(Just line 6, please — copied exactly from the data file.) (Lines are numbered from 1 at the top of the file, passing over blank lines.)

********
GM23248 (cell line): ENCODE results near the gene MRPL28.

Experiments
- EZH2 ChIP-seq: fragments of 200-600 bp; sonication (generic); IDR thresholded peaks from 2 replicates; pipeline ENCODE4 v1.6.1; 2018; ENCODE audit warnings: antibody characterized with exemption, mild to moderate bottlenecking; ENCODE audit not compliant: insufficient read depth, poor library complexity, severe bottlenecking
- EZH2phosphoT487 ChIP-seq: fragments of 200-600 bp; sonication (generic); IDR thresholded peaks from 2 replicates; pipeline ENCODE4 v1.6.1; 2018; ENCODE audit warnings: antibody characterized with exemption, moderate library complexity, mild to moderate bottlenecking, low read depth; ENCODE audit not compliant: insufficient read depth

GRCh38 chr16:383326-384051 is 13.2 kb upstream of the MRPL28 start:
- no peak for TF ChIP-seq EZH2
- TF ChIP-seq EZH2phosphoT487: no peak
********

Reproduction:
- no peak for TF ChIP-seq EZH2